An experimental device has been designed in order to simulate the solidification of large castings by means of a small-sized sample (1 kg). Once the spheroidizing and inoculation processes have been completed, this sample is slowly cooled at controlled rate and under protective atmosphere in an insulated crucible placed in a laboratory resistance furnace. The maximum freezing time is about 90 min. These tests relate to a base iron having a good degree of purity.
SEM, optical microscopy and automated electron microprobe have been used for studying structure and mechanism of chunky graphite formation.
Results of over forty tests confirm several data abstracted from literature and provide some more information. For instance, there are different ways of preventing chunky graphite formation : acceleration of solidification, use of Ni-Mg or pure Mg as spheroidizers and, in any case, an antimony addition (0,02%).
A rather low carbon equivalent is also a favourable factor. However, for a given carbon equivalent, a final relatively high Si content improves graphite spheroidizing, chunky graphite appearing only if this content results from Fe-Si-Mg additions and/or from overinoculation.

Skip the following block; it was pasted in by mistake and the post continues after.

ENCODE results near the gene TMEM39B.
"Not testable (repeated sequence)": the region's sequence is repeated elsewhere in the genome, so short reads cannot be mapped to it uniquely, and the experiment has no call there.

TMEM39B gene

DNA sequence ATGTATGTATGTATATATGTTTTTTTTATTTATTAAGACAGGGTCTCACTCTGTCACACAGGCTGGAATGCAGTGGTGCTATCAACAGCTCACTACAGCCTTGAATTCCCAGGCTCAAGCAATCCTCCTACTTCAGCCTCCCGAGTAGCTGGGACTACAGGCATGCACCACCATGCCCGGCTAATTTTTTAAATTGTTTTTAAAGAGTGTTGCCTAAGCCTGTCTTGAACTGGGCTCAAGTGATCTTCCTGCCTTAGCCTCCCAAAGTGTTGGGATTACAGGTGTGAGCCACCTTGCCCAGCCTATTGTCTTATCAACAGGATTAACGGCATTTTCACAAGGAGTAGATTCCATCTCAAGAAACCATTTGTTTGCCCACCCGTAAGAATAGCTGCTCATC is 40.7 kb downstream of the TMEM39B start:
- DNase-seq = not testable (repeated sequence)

Besides, confirmation is given of the detrimental effect of useless rare earth additions (e.g. 0,02%).
The matrix surrounding chunky graphite is on average more rich in Si than the one surrounding spheroidal graphite. An oxidizing etching reveals that chunky eutectic has formed at first.
Aiming an interpretation of the results, structure examination keeps going on, in order to find out if there could be several kinds of chunky graphite.